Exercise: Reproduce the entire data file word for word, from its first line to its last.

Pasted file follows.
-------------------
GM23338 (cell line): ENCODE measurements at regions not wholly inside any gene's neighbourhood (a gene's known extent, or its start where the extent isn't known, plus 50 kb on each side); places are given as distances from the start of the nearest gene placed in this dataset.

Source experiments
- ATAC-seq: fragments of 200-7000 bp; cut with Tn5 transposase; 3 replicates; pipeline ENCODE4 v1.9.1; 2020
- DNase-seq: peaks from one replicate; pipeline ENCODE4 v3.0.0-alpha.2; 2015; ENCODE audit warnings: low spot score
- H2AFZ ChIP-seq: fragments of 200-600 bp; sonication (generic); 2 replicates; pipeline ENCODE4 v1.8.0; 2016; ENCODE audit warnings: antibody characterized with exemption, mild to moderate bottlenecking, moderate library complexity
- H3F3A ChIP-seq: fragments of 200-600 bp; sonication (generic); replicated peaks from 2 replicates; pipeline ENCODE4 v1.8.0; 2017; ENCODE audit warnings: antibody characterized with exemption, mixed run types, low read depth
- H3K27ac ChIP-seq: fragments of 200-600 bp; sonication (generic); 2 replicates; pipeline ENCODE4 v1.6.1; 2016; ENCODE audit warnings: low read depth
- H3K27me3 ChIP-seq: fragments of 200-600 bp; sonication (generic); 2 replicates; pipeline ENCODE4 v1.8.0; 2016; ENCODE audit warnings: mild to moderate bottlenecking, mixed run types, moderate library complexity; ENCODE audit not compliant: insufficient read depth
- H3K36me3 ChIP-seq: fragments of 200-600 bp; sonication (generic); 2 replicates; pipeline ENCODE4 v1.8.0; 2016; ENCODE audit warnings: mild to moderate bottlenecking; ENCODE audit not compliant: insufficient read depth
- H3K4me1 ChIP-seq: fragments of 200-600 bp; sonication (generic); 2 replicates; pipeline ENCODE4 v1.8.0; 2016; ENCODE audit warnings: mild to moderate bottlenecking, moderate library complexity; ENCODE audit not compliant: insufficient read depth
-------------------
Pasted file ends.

GM23338 (cell line): ENCODE measurements at regions not wholly inside any gene's neighbourhood (a gene's known extent, or its start where the extent isn't known, plus 50 kb on each side); places are given as distances from the start of the nearest gene placed in this dataset.

Source experiments
- ATAC-seq: fragments of 200-7000 bp; cut with Tn5 transposase; 3 replicates; pipeline ENCODE4 v1.9.1; 2020
- DNase-seq: peaks from one replicate; pipeline ENCODE4 v3.0.0-alpha.2; 2015; ENCODE audit warnings: low spot score
- H2AFZ ChIP-seq: fragments of 200-600 bp; sonication (generic); 2 replicates; pipeline ENCODE4 v1.8.0; 2016; ENCODE audit warnings: antibody characterized with exemption, mild to moderate bottlenecking, moderate library complexity
- H3F3A ChIP-seq: fragments of 200-600 bp; sonication (generic); replicated peaks from 2 replicates; pipeline ENCODE4 v1.8.0; 2017; ENCODE audit warnings: antibody characterized with exemption, mixed run types, low read depth
- H3K27ac ChIP-seq: fragments of 200-600 bp; sonication (generic); 2 replicates; pipeline ENCODE4 v1.6.1; 2016; ENCODE audit warnings: low read depth
- H3K27me3 ChIP-seq: fragments of 200-600 bp; sonication (generic); 2 replicates; pipeline ENCODE4 v1.8.0; 2016; ENCODE audit warnings: mild to moderate bottlenecking, mixed run types, moderate library complexity; ENCODE audit not compliant: insufficient read depth
- H3K36me3 ChIP-seq: fragments of 200-600 bp; sonication (generic); 2 replicates; pipeline ENCODE4 v1.8.0; 2016; ENCODE audit warnings: mild to moderate bottlenecking; ENCODE audit not compliant: insufficient read depth
- H3K4me1 ChIP-seq: fragments of 200-600 bp; sonication (generic); 2 replicates; pipeline ENCODE4 v1.8.0; 2016; ENCODE audit warnings: mild to moderate bottlenecking, moderate library complexity; ENCODE audit not compliant: insufficient read depth